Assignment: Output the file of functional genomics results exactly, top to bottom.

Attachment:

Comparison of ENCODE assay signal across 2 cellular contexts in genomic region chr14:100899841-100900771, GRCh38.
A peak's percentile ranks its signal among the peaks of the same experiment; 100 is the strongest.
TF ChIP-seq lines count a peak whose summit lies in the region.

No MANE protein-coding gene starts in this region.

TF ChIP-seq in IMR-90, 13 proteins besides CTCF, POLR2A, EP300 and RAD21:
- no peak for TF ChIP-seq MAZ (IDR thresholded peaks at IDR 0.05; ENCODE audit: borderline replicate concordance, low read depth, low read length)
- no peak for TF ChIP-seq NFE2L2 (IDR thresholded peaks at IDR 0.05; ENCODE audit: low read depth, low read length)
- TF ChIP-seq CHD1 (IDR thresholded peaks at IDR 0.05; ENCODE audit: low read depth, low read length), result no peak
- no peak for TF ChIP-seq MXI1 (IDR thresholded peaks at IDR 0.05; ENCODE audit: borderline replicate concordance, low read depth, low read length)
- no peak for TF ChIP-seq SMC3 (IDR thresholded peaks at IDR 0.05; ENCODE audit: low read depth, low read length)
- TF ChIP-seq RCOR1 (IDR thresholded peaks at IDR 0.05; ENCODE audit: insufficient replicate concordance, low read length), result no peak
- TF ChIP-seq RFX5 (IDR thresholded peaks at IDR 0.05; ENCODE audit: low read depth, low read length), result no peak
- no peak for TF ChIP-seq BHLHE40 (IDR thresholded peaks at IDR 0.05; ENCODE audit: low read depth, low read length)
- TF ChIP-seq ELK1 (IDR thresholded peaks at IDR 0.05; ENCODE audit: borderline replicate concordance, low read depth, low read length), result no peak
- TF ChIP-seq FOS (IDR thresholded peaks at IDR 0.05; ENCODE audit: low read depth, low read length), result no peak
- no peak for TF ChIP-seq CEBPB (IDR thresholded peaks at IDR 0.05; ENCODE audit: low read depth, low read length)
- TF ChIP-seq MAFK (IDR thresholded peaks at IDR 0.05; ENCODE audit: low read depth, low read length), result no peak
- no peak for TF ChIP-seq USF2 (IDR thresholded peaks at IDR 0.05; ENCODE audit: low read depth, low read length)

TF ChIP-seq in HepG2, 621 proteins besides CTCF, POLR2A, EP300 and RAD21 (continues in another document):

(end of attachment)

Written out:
Comparison of ENCODE assay signal across 2 cellular contexts in genomic region chr14:100899841-100900771, GRCh38.
A peak's percentile ranks its signal among the peaks of the same experiment; 100 is the strongest.
TF ChIP-seq lines count a peak whose summit lies in the region.

No MANE protein-coding gene starts in this region.

TF ChIP-seq in IMR-90, 13 proteins besides CTCF, POLR2A, EP300 and RAD21:
- no peak for TF ChIP-seq MAZ (IDR thresholded peaks at IDR 0.05; ENCODE audit: borderline replicate concordance, low read depth, low read length)
- no peak for TF ChIP-seq NFE2L2 (IDR thresholded peaks at IDR 0.05; ENCODE audit: low read depth, low read length)
- TF ChIP-seq CHD1 (IDR thresholded peaks at IDR 0.05; ENCODE audit: low read depth, low read length), result no peak
- no peak for TF ChIP-seq MXI1 (IDR thresholded peaks at IDR 0.05; ENCODE audit: borderline replicate concordance, low read depth, low read length)
- no peak for TF ChIP-seq SMC3 (IDR thresholded peaks at IDR 0.05; ENCODE audit: low read depth, low read length)
- TF ChIP-seq RCOR1 (IDR thresholded peaks at IDR 0.05; ENCODE audit: insufficient replicate concordance, low read length), result no peak
- TF ChIP-seq RFX5 (IDR thresholded peaks at IDR 0.05; ENCODE audit: low read depth, low read length), result no peak
- no peak for TF ChIP-seq BHLHE40 (IDR thresholded peaks at IDR 0.05; ENCODE audit: low read depth, low read length)
- TF ChIP-seq ELK1 (IDR thresholded peaks at IDR 0.05; ENCODE audit: borderline replicate concordance, low read depth, low read length), result no peak
- TF ChIP-seq FOS (IDR thresholded peaks at IDR 0.05; ENCODE audit: low read depth, low read length), result no peak
- no peak for TF ChIP-seq CEBPB (IDR thresholded peaks at IDR 0.05; ENCODE audit: low read depth, low read length)
- TF ChIP-seq MAFK (IDR thresholded peaks at IDR 0.05; ENCODE audit: low read depth, low read length), result no peak
- no peak for TF ChIP-seq USF2 (IDR thresholded peaks at IDR 0.05; ENCODE audit: low read depth, low read length)

TF ChIP-seq in HepG2, 621 proteins besides CTCF, POLR2A, EP300 and RAD21 (continues in another document):